"The painful things you were certain you'd never be able to let go? Now you're not entirely sure when they happened…"
I was so excited when it was announced that beloved author Ann Patchett had a new book coming out. The announcement of her latest literary endeavor sent ripples of excitement throughout me. Immediately, I found myself amongst the eager throng on the pre-order list, unhesitatingly paying the premium for a hardcover edition well ahead of its much-anticipated release. As the days dwindled down, my excitement burgeoned. When at last the day came, book mail was an event; the packaging was no match for my eagerness. Phone set to DND, wine poured, nestled into my favorite reading chair. I was poised for hours of uninterrupted bliss, ready to transition from paper to digital as the night unfolded, determined to indulge until sleep claimed me.
Page after page, I kept waiting for that classic Ann Patchett "punch." Missing was the dynamic tension, the intricate web of rivalry, ambition, and emotional depth that marked Patchett's acclaimed works like Commonwealth and The Dutch House, two of my favorite Patchett titles. Instead, her latest offering feels lackluster and mundane.
The narrative unfolds during the 2020 Covid pandemic on a Michigan cherry farm, a family heirloom of sorts for Joe. He, along with his wife Lara and their three adult daughters, are in quarantine. The plot hinges on Lara recounting her youthful summer fling with the now-famous actor, Peter Duke, a tale so frequently told that it lacks freshness, even to her daughters.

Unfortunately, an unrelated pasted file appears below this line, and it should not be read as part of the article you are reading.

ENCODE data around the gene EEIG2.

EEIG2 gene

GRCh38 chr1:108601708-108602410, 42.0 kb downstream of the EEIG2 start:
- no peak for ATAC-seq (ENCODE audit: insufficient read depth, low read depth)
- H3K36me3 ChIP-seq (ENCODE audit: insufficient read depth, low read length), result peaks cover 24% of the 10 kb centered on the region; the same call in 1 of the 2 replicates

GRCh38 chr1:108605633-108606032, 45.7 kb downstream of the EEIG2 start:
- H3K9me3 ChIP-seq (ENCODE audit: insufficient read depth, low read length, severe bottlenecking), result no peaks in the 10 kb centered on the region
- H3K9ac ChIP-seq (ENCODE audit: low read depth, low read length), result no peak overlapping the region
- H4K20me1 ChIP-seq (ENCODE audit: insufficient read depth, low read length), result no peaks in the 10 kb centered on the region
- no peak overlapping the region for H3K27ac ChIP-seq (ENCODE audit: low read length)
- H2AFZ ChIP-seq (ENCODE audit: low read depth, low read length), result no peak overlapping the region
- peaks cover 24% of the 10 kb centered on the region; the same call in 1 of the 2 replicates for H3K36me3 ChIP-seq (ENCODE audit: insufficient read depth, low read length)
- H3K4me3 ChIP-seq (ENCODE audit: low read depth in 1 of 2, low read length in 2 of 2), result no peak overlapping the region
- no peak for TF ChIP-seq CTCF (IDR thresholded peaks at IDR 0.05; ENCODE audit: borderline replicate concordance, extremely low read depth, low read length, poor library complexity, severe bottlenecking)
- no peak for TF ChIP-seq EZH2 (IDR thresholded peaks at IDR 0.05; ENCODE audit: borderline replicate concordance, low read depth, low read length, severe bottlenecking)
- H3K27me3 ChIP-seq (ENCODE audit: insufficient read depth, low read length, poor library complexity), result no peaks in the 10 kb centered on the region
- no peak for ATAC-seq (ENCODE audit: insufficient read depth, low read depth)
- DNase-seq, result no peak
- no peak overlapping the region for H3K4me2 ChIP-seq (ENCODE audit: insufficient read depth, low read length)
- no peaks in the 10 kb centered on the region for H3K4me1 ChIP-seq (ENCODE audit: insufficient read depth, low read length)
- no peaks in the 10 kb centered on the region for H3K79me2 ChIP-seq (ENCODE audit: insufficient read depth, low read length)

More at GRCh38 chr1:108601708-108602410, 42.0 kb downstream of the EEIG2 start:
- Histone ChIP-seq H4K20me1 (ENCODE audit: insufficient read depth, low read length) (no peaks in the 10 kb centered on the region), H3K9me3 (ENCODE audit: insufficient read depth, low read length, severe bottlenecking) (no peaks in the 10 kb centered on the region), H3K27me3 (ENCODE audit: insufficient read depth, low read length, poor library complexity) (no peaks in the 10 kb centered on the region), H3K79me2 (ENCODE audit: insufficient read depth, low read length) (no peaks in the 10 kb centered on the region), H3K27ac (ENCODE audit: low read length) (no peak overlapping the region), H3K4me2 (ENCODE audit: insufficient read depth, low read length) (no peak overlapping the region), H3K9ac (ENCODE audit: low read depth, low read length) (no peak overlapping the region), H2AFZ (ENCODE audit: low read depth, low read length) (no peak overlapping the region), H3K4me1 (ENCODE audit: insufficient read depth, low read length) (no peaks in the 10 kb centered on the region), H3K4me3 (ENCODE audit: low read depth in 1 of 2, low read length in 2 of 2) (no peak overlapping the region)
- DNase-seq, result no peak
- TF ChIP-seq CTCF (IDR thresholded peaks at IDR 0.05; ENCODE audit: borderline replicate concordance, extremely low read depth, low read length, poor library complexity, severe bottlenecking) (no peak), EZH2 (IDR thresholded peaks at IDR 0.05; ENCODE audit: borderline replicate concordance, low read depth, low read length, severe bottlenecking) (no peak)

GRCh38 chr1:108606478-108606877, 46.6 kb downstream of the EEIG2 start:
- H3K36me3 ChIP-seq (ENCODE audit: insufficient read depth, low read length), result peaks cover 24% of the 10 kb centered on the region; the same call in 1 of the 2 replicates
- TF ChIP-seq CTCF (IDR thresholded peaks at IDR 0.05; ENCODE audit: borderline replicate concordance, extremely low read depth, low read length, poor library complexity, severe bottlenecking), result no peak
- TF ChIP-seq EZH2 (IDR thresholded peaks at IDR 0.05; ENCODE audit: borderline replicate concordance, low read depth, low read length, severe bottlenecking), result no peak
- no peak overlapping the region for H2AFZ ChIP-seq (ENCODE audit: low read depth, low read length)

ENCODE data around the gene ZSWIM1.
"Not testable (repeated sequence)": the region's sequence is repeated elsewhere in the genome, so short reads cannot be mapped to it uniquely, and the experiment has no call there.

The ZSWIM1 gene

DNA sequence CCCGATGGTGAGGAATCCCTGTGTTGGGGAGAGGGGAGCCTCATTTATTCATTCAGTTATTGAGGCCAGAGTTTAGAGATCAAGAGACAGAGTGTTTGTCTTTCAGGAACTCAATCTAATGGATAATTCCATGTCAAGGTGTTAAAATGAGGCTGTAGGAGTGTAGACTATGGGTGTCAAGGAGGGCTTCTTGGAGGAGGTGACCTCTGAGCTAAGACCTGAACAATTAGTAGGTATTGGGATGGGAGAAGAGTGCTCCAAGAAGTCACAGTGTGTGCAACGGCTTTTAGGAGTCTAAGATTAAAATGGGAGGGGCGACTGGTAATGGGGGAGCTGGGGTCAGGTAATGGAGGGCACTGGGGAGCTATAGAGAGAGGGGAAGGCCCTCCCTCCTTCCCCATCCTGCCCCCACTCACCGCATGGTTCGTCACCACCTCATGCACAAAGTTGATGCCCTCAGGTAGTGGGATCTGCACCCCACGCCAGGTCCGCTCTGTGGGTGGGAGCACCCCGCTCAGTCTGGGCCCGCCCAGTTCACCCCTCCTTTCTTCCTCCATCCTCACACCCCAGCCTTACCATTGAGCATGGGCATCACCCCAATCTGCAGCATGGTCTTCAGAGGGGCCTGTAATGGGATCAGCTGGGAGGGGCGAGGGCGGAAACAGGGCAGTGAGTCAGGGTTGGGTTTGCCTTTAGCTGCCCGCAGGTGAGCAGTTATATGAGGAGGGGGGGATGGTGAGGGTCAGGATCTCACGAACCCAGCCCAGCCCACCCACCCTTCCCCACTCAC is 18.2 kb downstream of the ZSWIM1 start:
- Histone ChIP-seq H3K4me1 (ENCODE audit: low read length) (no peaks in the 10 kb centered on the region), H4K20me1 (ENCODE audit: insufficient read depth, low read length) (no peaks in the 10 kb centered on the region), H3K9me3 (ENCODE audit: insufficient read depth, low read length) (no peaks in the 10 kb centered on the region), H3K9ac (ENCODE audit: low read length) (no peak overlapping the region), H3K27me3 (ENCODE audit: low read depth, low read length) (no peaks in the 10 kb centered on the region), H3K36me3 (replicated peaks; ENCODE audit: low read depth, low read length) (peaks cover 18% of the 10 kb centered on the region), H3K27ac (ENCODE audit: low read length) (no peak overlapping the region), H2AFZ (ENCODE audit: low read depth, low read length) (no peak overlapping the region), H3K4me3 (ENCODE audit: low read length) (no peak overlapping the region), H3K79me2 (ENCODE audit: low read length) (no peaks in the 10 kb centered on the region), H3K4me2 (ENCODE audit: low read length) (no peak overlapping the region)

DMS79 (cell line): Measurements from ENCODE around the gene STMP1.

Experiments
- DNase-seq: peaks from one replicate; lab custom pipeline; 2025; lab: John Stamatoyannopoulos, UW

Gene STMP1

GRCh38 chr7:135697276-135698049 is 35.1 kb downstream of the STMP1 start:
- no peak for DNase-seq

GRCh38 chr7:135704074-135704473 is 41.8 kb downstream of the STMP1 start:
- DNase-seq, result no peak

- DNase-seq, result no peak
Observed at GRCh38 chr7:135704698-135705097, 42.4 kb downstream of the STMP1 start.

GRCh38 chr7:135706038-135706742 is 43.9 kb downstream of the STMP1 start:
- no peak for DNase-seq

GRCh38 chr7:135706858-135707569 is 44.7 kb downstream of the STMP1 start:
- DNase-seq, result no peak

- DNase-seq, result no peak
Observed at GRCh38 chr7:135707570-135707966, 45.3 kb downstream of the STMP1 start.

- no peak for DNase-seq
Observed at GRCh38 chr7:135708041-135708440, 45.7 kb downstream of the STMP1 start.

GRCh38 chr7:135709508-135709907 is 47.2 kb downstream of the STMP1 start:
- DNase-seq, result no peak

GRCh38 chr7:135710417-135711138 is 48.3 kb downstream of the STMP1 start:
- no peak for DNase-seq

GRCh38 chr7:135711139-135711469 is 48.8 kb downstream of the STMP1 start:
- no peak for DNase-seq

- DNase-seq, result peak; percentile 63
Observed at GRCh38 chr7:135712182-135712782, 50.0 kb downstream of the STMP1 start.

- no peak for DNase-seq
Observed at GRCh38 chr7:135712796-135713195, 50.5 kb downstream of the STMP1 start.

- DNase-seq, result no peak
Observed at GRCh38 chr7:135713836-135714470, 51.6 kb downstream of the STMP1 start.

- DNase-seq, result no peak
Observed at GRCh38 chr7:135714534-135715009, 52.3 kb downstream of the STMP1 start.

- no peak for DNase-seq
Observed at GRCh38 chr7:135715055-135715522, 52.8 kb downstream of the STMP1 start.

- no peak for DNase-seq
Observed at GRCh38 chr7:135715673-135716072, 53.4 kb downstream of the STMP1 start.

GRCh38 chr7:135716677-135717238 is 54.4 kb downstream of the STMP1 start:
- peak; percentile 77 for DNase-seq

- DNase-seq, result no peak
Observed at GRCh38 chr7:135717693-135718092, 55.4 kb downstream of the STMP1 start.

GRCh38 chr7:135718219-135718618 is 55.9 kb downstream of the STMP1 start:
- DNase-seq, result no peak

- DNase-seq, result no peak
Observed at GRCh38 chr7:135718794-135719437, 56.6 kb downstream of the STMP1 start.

Its unrealistic portrayal of characters undermined Patchett's storytelling. Everyone is exceedingly understanding and loving, with minimal conflict or complexity. Joe shows no jealousy, Lara exhibits no regret or realistic explanation over her cold-turkey abandoned acting career, and the sisters are devoid of any rivalry. The eldest, Emily, harbors suspicions about Duke's role in her life, adding a thin layer of intrigue—for me, it added a layer of annoyance.
While this work certainly falls under the category of literary fiction, it seems to underutilize Ms. Patchett's well-recognized ability to create deeply developed characters.
While there are plot twists, some predictable and others far-fetched, they emerge too late in the narrative to salvage this reader's interest. The book struggled to keep me engaged.
Yet, as a Patchett fan, I stuck it out. I switched to the audiobook, and, wouldn't you know it, Meryl Streep's voice-acting kind of came to the rescue. She added layers that the pages alone were lacking.
Good thing I didn't start my Patchett journey with Tom Lake, or it might have been a quick trip. I'll give it 3.5 STARS, mostly for the Streep save.
My favorite quote from Tom Lake
"The painful things you were certain you'd never be able to let go? Now you're not entirely sure when they happened…".